Wheel of Life Rolls Over the Redskins
By John Kelly, Washington Post, October 19, 2006
Washington, USA -- As a Redskins fan, I grieve for the team. But I also take a bit of pleasure in its recent woes. It's not that I don't want the team to win -- it's that losing makes a certain cosmic sense.
<< Maharagama Dhammasiri says, "We are what we were; we will be what we are." (By John Kelly -- The Washington Post)
What I'm talking about is karma, or, as those of us raised in Western religious traditions might put it: What goes around comes around.
And what exactly has gone around? Well, if you're talking about Redskins owner Dan Snyder -- and I am -- that list would have to include:
Hiking ticket prices, building seats behind pillars at FedEx Field, replacing one strong radio signal with three crummy ones, renting Tom Cruise and basically trying to extract every last nickel from Redskins fans until they're left gasping like fish on a beach, too poor to slake their burning thirst with an overpriced beer.
Lose to the 0-5 Tennessee Titans? It's karma, man.
Or at least I thought it was. Just to be sure, I checked with M aharagama Dhammasiri, president of the Washington Buddhist Vihara on 16th Street NW. It turns out that karma is a complicated business.
"One cannot say for sure at once that something happening right now is because of karma," said Bhante Dhammasiri. ("Bhante" is an honorific meaning "monk.") "It is like planting something. When we do something like planting a seed, it takes time to grow up the tree or plant. And it takes time to have fruit from that tree."
Karma is cumulative. If Snyder is suffering now, it's not because he went through four head coaches in five years -- it's because of things he did in a previous life.
I asked Bhante Dhammasiri whether people in positions of power had special responsibilities when it came to karma. He said they did: "Sometimes when it is about a ruler, then this karma has interactions. It affects the other people, too."
He said that in terms of the Redskins' troubles, "this may be the karma of the owner of the company, the karma of the players and the karma of the people who watch."
Uh-oh. The people who watch? The fans might be responsible for a playoff bid slipping from the team's grasp ?
"Don't you agree with me?"
Yes, but . . .
"You don't like that," he said, laughing.
No, Bhante, I most certainly do not.
"When something happens to us in Buddhism, it teaches us to blame ourselves."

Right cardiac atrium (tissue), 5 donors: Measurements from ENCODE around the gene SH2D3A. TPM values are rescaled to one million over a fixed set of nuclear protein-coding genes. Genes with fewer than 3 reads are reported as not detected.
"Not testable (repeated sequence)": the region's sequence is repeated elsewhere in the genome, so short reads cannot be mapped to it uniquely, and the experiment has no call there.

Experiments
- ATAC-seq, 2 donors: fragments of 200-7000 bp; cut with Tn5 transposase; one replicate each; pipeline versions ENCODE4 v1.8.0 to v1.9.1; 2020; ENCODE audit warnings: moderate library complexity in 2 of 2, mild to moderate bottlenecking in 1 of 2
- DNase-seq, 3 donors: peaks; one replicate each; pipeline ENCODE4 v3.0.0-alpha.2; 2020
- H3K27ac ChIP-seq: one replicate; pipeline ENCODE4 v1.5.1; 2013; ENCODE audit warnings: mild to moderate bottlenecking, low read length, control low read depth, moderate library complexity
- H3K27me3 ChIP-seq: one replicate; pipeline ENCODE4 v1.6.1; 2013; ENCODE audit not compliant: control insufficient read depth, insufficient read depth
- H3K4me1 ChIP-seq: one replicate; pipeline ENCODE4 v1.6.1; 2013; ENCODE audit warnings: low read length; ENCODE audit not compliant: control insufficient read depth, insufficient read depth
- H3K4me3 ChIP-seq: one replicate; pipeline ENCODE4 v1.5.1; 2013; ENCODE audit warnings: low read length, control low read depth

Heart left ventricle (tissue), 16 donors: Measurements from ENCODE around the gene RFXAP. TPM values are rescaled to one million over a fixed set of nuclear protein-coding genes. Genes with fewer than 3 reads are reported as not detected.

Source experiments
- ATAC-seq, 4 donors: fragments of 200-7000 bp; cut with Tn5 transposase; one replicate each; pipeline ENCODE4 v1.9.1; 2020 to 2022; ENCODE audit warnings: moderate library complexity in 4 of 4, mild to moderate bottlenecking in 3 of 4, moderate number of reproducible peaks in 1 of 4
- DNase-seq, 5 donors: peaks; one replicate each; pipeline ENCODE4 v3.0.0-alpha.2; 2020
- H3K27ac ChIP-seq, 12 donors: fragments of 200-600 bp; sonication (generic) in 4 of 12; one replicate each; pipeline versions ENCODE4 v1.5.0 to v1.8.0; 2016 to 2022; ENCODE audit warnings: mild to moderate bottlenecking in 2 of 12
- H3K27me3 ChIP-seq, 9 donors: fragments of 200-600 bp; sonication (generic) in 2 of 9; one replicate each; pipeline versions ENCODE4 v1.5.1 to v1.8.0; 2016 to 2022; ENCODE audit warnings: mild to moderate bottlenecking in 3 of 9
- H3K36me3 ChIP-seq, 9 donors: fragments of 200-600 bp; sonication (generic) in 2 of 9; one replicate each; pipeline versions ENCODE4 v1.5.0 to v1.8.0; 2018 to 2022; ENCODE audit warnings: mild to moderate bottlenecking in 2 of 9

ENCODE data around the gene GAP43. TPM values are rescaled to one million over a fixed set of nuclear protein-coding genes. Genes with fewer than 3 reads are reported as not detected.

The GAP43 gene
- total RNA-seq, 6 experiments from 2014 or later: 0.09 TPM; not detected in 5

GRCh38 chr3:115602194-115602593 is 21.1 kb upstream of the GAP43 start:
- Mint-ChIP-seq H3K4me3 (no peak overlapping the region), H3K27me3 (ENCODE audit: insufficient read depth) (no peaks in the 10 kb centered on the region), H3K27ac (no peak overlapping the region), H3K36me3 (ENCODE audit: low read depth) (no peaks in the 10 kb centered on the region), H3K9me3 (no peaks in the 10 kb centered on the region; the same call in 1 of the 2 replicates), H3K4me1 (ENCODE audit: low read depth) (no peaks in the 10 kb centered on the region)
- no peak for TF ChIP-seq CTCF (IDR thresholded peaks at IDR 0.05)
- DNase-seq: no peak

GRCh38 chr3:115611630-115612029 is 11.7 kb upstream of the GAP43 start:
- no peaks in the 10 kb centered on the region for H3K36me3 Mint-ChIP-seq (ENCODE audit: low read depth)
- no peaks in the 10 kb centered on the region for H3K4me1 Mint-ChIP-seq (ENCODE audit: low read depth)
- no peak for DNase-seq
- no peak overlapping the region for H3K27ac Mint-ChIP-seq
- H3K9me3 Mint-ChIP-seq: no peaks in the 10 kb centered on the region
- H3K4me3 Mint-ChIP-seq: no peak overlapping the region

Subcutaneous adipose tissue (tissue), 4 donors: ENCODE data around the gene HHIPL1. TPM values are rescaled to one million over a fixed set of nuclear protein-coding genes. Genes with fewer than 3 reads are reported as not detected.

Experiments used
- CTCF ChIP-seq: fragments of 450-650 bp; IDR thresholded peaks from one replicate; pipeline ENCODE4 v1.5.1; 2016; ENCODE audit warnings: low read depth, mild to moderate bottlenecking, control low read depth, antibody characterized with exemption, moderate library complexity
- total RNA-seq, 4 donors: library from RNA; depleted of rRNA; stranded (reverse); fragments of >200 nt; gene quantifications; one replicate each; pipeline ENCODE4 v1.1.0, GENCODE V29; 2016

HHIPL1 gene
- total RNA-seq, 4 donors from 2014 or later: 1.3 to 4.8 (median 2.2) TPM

This may be why we'll never have a Buddhist president. Bhante Dhammasiri, 57, is originally from Sri Lanka but has lived in Washington for 20 years. I asked if he had ever been to a Redskins game.
"No," he said. "We are Buddhist monks. We don't go after the worldly pleasures." I think a Skins game this season would be all right, then. There's nothing pleasurable about witnessing our team's inability to convert a third down. The monk picked up on my proprietary language.
"The suffering comes because we think this is mine," he said. "This is my team. If they lose, this means I lose. The idea of 'mine' gives you suffering. When you don't hold on to that, there is no suffering, because it is not mine. If it is mine it must behave as I want, but it never does."
That is so true. On Sunday I was screaming at the TV, "Give the ball to Portis! Give the ball to Portis!" But did they listen?
Bhante Dhammasiri offered a memorable description of the effect of karma on our lives: "We are what we were; we will be what we are -- that is how we say this."
Yes, but what we were was a perennial Super Bowl contender. "Everything is impermanent," Bhante Dhammasiri said. "When we are happy, we think we are always happy. But, no -- happiness will come, and sadness."
He said that the wheel of life spins continuously, fluctuating between gain and loss, fame and infamy, happiness and suffering . . .
"The more you are attached to something, the more you are going to suffer," he said. "You are so attached to the team, that is why you are suffering when they are defeated."
Suffering, yes, but as I said earlier, also experiencing a small amount of joy. I even have word for what I'm feeling: Snyderfreude. I'll probably pay for this in a future life.